So you’re looking to cut down on rent by moving to a smaller apartment, or maybe your in-laws are remodeling and need to stay with you for a while. Whatever the reason, you’re going to need to downsize to create extra space in your humble abode. Downsizing often feels overwhelming and distressing, but it doesn’t have to be a necessary evil.
You may have to rid your space of bulky appliances, oversized furniture, or your DVD collection from 2003, but did you really need any of those things?
Believe it or not, downsizing and decluttering can be positive experiences. You might even find it liberating to look around and realize you have more space than you thought. Here are six tips for downsizing your home successfully and channeling your inner Marie Kondo.
Sort your belongings
The first step in any successful downsizing operation is to consider what you have versus what you need. To do this, you should create four piles:
From there, nothing beats Marie Kondo’s famous “KonMari” method for tidying up. The KonMari process suggests going through everything in your home, starting with clothes, then books, papers, miscellaneous items, and finally, sentimental objects.
Decide what you’re keeping, donating, selling, or trashing by asking how the item makes you feel. Is it something that provides value in your life or, in Marie Kondo’s words, “sparks joy”? Picture yourself in your new, downsized space. Does the item you’re considering have a place there? If so, you should keep it. If not, you should let it go.
Uncluttering your space is a shortcut to cleaning out the cobwebs in your creativity. You just might find that flushing out your unused belongings leaves you feeling lighter.
Make the switch to space-saving appliances
Tiny kitchens and tight corners can leave you bubbling over with resentment for your gargantuan appliances. Whether it’s a deep freezer or an old washer-dryer combo, ditch the horizontal and make use of your vertical space by switching to downsize-friendly machines.
You can free up valuable countertop space by stacking your ovens or switching to an oven-microwave stacked combination. Keeping in the kitchen, upright refrigerators with freezer compartments leave you much more legroom than bulky deep freezers. Lastly, your washer and dryer might be hiding more than your lost left socks. If you’re struggling to shove your washer-dryer into a closet or mudroom, you can make the switch to more efficient, space-saving laundry appliances.
Digitize as much as possible
Receipts from your first dinner date, pictures of kids and grandparents, and old financial records are all vital parts of your story, but they don’t have to take up extra space in your dwelling. If you’re a regular paper pusher, consider digitizing your photos and records. They’ll take up much less space on a hard drive than they would in physical form, and it’s more fire-safe to boot.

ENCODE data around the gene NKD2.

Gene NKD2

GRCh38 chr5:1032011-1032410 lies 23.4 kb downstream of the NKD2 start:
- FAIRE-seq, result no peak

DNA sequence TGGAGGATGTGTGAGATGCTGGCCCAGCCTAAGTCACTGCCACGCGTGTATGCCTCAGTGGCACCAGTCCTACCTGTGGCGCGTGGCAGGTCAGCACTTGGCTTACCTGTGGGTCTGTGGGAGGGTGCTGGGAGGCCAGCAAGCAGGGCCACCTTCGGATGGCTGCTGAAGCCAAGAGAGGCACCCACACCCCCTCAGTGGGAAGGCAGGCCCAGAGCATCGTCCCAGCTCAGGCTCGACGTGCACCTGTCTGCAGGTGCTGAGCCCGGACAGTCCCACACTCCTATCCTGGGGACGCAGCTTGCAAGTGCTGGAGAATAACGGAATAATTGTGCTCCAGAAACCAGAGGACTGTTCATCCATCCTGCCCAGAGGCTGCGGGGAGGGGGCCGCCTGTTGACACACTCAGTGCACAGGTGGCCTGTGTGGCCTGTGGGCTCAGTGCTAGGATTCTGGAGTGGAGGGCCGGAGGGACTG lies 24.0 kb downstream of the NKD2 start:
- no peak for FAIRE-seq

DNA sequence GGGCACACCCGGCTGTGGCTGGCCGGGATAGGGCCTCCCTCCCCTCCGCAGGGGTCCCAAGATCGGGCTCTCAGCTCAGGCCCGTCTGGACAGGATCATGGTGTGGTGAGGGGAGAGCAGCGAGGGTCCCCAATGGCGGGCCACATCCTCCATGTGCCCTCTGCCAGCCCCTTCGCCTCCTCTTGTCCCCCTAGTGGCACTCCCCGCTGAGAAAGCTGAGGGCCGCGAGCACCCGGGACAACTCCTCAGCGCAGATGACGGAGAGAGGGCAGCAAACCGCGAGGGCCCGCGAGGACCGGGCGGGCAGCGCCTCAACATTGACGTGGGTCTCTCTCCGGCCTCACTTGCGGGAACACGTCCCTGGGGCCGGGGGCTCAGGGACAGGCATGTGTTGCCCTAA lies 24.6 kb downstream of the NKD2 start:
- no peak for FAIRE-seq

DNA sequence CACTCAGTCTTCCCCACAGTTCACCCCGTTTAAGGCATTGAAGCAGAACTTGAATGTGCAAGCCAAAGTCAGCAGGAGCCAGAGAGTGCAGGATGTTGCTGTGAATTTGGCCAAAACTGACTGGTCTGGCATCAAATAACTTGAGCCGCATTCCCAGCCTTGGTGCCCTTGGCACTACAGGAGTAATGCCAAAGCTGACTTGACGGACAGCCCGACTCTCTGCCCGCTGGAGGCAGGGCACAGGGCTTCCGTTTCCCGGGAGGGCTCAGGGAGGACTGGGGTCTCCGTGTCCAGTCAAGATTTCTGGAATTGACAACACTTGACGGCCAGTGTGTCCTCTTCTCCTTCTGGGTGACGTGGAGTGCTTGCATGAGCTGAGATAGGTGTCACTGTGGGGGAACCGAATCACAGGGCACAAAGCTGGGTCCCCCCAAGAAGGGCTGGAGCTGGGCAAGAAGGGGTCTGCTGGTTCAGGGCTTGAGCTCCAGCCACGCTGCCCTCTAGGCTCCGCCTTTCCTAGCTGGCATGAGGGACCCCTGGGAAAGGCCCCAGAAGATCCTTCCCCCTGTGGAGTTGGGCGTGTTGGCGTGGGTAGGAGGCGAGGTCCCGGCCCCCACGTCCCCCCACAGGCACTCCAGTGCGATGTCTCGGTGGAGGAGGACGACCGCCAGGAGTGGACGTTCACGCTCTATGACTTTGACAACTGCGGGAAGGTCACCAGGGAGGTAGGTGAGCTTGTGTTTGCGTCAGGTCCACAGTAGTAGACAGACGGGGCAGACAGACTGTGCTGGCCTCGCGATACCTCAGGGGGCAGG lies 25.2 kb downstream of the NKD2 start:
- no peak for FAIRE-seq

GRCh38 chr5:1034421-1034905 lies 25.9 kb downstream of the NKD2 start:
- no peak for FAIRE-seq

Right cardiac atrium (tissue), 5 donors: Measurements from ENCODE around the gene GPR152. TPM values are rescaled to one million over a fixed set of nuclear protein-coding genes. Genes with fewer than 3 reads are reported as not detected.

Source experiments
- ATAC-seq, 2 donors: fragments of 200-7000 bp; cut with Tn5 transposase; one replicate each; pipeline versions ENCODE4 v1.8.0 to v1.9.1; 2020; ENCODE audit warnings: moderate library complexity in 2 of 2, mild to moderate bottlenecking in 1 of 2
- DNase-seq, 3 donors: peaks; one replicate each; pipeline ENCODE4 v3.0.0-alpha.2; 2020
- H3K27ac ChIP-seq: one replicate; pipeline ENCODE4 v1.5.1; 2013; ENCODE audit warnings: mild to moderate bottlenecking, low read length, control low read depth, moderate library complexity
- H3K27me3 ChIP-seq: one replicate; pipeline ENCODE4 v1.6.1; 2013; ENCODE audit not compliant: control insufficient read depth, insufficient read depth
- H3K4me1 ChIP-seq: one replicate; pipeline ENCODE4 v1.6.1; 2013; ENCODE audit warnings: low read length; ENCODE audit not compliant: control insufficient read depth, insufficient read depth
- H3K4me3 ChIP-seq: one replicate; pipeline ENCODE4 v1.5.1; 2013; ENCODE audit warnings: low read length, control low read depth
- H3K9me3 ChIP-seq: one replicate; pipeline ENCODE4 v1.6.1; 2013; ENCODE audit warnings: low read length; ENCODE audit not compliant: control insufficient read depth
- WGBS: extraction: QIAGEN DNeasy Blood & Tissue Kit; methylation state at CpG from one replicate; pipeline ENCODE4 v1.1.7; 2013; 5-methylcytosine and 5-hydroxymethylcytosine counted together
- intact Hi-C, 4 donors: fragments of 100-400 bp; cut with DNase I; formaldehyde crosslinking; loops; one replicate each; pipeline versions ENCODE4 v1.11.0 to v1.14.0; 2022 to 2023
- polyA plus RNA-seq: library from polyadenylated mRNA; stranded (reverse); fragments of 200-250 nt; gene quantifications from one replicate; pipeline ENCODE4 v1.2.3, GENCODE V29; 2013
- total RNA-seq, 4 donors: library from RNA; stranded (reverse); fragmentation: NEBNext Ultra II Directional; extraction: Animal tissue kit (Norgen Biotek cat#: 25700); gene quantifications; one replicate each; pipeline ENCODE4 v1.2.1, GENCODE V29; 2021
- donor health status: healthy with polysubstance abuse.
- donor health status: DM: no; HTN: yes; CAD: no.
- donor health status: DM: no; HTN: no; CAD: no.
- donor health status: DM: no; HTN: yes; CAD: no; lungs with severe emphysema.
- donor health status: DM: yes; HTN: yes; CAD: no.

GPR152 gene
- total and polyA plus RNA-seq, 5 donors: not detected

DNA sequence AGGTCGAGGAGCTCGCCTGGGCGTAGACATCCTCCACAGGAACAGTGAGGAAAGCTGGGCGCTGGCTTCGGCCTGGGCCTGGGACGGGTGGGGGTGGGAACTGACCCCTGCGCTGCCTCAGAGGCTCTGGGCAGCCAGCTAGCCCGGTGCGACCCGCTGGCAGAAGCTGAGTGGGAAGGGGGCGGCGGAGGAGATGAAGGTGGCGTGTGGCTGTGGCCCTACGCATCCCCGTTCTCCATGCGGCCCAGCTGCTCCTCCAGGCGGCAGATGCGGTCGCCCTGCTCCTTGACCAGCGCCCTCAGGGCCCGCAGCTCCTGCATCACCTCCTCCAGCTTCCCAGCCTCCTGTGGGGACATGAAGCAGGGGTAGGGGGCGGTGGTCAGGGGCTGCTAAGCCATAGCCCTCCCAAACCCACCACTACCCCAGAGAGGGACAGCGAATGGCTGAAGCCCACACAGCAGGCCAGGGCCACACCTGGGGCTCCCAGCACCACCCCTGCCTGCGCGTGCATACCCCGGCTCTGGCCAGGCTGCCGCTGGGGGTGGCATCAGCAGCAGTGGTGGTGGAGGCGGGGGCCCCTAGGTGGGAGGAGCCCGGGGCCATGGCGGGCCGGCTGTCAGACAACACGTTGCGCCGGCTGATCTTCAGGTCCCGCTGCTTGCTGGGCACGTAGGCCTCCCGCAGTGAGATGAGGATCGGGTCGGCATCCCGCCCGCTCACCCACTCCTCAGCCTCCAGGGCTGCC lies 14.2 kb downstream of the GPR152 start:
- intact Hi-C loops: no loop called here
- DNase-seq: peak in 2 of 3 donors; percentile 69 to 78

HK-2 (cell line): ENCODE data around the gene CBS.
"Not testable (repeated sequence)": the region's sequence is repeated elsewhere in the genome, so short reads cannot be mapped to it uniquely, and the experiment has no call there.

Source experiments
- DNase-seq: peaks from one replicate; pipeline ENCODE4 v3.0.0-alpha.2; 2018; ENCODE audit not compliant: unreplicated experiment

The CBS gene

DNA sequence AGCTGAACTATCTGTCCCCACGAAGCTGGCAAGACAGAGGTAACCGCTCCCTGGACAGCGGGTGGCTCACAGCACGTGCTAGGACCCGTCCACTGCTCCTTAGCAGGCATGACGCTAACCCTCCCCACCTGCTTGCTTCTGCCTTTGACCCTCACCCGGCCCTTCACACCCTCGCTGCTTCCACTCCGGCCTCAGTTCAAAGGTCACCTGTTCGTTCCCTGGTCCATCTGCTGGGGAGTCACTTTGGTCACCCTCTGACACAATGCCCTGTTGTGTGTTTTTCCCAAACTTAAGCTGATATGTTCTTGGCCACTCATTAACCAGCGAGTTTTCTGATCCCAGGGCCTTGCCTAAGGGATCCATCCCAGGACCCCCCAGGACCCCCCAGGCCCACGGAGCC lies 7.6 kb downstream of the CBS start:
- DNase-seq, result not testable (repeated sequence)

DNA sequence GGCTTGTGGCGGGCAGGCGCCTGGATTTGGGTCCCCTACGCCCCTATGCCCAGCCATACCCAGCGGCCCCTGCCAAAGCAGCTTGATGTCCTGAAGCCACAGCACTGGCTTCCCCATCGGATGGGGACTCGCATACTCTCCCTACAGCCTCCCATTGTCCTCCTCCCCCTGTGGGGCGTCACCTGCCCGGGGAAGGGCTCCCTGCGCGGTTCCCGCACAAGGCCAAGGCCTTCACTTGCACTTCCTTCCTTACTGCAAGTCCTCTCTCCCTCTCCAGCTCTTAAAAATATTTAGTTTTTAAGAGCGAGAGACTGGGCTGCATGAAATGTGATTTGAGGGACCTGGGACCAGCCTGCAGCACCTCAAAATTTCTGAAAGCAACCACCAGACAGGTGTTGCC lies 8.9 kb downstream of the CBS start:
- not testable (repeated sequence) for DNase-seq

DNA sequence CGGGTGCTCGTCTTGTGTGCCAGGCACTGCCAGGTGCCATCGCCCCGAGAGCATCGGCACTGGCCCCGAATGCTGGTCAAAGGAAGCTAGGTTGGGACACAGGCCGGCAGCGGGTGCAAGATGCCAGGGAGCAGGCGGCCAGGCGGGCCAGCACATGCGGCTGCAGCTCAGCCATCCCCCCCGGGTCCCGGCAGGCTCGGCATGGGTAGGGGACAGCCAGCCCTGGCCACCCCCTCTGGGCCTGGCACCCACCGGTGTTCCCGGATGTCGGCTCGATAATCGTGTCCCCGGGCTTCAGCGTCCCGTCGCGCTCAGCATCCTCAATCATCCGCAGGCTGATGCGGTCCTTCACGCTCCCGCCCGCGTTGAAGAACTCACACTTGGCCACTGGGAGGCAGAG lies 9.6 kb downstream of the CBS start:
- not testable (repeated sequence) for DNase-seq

Seek out multipurpose furniture
Buying new furniture might not be in the budget when you downsize, but you can still get creative even if it isn’t. There are many multipurpose furniture pieces available that can help you create a compact but functional space. Even if you can’t afford to buy new, you can prowl budget shops and garage sales for DIY solutions.
Futons can quickly turn a living room into a guest room, and space-saving wall benches transform into dining room tables. Mounted desks can fold flat to the wall when not in use, and the right bed frame can create under-the-bed storage for clothes and shoes. If you’re doing it yourself, try stacking your bed onto cube organizers to create a mini-loft.
Don’t add to the collection
The temptation to buy this or that cute decor piece is intense. New place, new things, right? If you’re downsizing, you should be careful not to defeat your own purpose. You don’t have to become a monk, but ideally, you’ll avoid buying anything unless it’s necessary.
Buying a new piece of artwork or knick-knack for your new home is enticing to be sure, but everything you purchase adds to your collection of clutter. That doesn’t mean that you have to purge your personality along with your old possessions. Just be mindful that anything you buy is something that you genuinely want for years to come.
If you run into something that you think will look great in your new home, put it on a wishlist until you ultimately move in. If you’re still thinking about it after you’ve moved into your new digs, go ahead and get it, but if not, leave it in the cart.
Remember, downsizing is a process
No one gets downsizing right on the first attempt. Because people change and grow constantly, you should think of downsizing as a process rather than a one-and-done thing.
You might do an initial sort and find you’re still left with too much brick-a-brack to take with you. You may run into some possessions that make you feel wishy-washy about keeping them. Maybe you’ll need a freestanding fan in your new space, but then again, perhaps you won’t.
That’s why it’s essential to revisit the decluttering process regularly. Make a habit of regularly going through your things and weeding out the extra. This way, you can keep the clarity of being decluttered, and you’ll feel less overwhelmed the next time you need to make a significant change in your lifestyle.
Whether you’re an empty nester or a young professional looking for a cheap place, downsizing is something that occasionally fits our stage in life. Though it can be a stressful and emotional experience, by using these tips, you’ll find yourself less down about downsizing.